3 Science (Primary Cognition)

1. Preliminaries Title Page
Abstract
Acknowledgments
Contents: List of Appendices, Tables & Figures
2. Main text 1. Introduction
2. Methods 1
3. Methods 2
4. Experiment 1
5. Experiment 2
6. Experiment 3
7. Conclusions
3. End matterAppendices
Acknowledgments
Bibliography/References

See: Williams, Bethell, Lawton, Parfitt-Brown, Richardson & Rowe (2011, chap. 9) for more information.

4 Business & Management

Horn (2012) provides the following macro structure for dissertations in business and management:

 Title
Abstract
Acknowledgments
Table of Contents
Table of Figures & Illustrations
Main textIntroduction 
Literature Review
Methodology: More Details
Data Collection
Analysis of Data
Findings from Data
Conclusion/Findings
 Bibliography
Appendices

and further details on the methodology section: Writing Theses 3


B: Other writers (e.g. Cooley & Lewkowicz, 2003; Murray & Beglar, 2009; Paltridge & Starfield, 2007; Thomas, 2011) offer the following structures for the main text:

1. Traditional: Simple

(for e.g. experimental studies in the sciences and social sciences)

Chapter 1 Introduction
Chapter 2 Literature Review
Chapter 3 Materials & Methods
Chapter 4 Results
Chapter 5Discussion
Chapter 6Conclusion(s)

2. Complex/Multiple Study Dissertation

(for e.g. experimental studies in the sciences and social sciences)

Chapter 1 Introduction
Chapter 2Background to Study and Literature Review
Chapter 3(Background Theory)
Chapter 4(General Methods)
Chapter 5 Study 1:
Introduction
Methods
Results
Discussion and Conclusion(s)
Chapter 6 Study 2:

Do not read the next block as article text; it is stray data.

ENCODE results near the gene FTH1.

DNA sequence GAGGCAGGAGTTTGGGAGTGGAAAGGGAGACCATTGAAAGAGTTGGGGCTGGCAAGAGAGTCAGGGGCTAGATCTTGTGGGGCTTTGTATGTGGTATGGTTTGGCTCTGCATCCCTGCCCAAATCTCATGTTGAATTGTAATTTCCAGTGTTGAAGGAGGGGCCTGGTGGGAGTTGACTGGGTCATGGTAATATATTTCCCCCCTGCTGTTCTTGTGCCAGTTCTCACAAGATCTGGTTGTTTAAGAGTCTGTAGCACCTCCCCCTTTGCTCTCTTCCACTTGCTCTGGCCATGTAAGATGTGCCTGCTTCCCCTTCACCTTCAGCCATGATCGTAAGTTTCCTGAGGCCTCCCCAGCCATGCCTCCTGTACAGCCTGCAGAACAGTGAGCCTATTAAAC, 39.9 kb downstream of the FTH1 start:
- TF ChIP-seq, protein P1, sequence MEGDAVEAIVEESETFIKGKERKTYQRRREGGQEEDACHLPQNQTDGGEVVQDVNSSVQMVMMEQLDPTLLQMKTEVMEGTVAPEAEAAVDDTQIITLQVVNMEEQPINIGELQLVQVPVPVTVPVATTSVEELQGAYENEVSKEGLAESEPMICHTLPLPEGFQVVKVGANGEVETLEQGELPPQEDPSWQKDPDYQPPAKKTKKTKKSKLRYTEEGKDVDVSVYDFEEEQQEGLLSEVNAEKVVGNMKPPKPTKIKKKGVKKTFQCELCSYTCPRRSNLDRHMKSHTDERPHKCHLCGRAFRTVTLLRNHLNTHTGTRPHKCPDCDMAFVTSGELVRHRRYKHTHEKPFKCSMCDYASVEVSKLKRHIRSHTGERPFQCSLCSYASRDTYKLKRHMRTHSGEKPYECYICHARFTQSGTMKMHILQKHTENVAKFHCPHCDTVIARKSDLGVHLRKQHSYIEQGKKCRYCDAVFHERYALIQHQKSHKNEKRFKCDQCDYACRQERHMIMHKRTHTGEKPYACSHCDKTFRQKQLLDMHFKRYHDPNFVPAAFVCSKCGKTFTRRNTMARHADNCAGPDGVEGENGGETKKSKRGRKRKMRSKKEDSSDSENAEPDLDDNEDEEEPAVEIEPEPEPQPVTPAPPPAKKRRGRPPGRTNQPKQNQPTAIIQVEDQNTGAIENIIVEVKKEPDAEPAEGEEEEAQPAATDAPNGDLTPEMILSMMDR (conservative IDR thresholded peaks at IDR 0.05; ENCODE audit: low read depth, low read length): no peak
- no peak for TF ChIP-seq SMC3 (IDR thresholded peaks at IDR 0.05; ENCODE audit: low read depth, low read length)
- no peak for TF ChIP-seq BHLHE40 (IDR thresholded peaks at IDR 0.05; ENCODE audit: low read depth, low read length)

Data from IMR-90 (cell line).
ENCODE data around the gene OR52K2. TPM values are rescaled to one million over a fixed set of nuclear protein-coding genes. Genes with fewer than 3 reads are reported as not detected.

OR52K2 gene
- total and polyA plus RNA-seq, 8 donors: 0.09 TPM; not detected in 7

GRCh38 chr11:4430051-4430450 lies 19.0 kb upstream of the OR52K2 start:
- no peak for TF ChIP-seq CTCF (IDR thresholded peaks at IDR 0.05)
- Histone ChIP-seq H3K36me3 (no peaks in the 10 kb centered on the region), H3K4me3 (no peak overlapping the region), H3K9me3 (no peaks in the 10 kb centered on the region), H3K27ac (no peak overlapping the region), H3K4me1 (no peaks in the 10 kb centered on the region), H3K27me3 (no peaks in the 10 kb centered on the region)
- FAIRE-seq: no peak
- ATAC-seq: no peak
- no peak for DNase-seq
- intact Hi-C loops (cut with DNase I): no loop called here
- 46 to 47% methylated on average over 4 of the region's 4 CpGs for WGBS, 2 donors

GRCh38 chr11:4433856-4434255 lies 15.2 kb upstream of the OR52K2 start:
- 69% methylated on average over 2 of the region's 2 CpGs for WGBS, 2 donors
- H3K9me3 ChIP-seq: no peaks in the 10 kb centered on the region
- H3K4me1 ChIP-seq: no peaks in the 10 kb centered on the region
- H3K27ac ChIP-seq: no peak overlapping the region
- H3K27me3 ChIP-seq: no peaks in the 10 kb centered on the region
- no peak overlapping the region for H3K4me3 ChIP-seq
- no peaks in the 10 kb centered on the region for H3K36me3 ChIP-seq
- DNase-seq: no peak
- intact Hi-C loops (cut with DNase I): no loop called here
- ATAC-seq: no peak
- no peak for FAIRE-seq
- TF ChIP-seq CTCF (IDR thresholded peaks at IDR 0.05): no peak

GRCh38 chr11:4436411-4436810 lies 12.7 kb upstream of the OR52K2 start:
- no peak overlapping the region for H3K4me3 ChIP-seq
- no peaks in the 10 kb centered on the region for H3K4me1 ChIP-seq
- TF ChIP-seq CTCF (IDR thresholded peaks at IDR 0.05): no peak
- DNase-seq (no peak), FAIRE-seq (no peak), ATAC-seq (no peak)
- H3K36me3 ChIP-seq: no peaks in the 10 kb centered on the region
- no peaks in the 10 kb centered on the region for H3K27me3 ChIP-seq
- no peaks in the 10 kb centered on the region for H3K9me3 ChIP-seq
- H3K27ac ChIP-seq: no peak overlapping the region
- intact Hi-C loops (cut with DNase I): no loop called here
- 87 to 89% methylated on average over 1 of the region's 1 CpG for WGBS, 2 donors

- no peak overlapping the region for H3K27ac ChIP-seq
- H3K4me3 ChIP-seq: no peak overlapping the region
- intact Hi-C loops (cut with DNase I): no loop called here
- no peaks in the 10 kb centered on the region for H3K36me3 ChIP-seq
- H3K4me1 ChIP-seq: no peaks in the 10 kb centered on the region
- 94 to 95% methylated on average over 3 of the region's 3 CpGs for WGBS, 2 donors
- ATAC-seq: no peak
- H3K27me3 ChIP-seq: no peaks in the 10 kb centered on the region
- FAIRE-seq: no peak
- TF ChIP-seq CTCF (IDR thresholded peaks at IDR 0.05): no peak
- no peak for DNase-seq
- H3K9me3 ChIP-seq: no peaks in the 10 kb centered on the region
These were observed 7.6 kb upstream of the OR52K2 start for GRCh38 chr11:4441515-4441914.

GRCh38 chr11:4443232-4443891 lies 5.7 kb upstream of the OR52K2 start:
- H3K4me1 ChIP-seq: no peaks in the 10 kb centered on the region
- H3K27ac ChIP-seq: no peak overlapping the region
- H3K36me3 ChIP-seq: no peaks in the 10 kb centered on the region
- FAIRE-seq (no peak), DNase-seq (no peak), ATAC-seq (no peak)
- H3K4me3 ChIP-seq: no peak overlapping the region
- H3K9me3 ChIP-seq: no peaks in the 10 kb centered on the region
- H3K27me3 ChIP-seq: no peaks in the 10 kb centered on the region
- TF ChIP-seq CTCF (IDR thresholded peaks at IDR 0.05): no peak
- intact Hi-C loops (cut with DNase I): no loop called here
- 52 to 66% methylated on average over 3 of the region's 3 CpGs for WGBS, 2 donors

Introduction
Methods
Results
Discussion and Conclusion(s)
Chapter 7 Study 3:
Introduction
Methods
Results
Discussion and Conclusion(s)
......
Chapter X-1Overall Discussion
Chapter XGeneral Conclusion(s)

3. Topic-Based Organisation

(for e.g. humanities)

Chapter 1 Introduction
Chapter 2 Topic 1:
Introduction
Analysis/Discussion of Topic/Text etc.
Chapter 3 Topic 2:
Introduction
Analysis/Discussion of Topic/Text etc
Chapter 4 Topic 3:
Introduction
Analysis/Discussion of Topic/Text etc
......
Chapter XConclusion(s)

C: For a topic-based thesis, Carter, Kelly & Brailsford (2012, pp. 39-41) suggest the following ways for organising the topics: chronological, least to most important, external to internal, theory to practice, old pattern to new material, general to specific, thesis as an hour glass, and international to local.

D: Murray (2011) gives the following to be used as a starting point

Generic Thesis Structure

Introduction/Background/Review of Literature

Summarize and evaluate books, articles, theses, etc
Define the gap in the literature
Define and justify your project

Theory/Approach/Method/Materials/Subjects

Define method, theoretical approach, instrument
Method of inquiry
Show links between your method and others
Justify your method

Analysis/Results

Report what you did, list steps followed
Document the analysis, showing how you carried it out
Report what you found
Prioritize sections for the thesis or for an appendix

Interpretation/Discussion

Interpret what you found
Justify your interpretation
Synthesize results in illustrations, tables, graphs, etc.